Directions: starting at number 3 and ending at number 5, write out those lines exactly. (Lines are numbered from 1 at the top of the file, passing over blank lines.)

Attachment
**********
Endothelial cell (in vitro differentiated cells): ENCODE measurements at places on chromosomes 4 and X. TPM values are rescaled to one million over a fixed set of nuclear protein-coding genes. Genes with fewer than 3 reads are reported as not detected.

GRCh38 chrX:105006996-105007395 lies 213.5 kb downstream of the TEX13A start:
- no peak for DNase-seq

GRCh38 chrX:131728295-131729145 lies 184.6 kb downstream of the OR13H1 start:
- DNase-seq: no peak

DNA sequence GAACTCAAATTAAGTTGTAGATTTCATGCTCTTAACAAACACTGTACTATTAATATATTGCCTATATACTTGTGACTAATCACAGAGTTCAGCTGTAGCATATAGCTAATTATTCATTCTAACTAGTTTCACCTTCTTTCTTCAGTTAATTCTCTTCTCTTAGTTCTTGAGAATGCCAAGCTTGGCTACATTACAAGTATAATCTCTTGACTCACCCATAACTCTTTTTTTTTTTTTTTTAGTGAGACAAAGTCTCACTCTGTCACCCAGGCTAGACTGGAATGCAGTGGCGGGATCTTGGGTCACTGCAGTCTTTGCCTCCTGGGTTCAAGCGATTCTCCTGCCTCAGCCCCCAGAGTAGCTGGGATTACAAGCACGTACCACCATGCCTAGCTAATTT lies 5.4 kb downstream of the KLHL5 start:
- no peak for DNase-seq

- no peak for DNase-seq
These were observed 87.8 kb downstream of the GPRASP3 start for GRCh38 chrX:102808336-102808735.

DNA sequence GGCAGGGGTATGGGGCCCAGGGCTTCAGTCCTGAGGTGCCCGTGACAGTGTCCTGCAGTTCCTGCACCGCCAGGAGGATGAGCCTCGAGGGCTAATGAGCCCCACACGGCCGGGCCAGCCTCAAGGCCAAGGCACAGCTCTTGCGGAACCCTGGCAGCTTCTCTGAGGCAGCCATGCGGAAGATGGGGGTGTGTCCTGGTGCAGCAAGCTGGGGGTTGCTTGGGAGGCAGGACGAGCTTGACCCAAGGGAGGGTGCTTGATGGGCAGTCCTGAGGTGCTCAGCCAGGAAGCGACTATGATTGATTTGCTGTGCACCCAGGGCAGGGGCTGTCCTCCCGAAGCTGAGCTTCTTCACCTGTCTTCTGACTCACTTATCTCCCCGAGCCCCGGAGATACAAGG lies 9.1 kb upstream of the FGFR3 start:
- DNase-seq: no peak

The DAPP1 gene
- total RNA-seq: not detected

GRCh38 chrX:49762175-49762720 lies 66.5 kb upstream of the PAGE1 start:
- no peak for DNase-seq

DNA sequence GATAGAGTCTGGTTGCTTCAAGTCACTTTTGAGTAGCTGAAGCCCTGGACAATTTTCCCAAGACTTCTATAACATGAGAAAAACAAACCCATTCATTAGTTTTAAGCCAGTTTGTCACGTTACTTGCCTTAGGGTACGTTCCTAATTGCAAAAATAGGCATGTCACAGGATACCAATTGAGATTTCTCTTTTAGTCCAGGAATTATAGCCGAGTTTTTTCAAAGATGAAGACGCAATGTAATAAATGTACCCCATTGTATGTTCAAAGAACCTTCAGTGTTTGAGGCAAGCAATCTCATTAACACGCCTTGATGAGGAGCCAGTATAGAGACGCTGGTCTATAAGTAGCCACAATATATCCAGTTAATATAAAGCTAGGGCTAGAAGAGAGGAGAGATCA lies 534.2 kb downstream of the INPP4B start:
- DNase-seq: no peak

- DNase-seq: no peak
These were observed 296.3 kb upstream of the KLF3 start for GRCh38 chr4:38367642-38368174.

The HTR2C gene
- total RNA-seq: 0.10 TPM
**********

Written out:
- no peak for DNase-seq

GRCh38 chrX:131728295-131729145 lies 184.6 kb downstream of the OR13H1 start:
- DNase-seq: no peak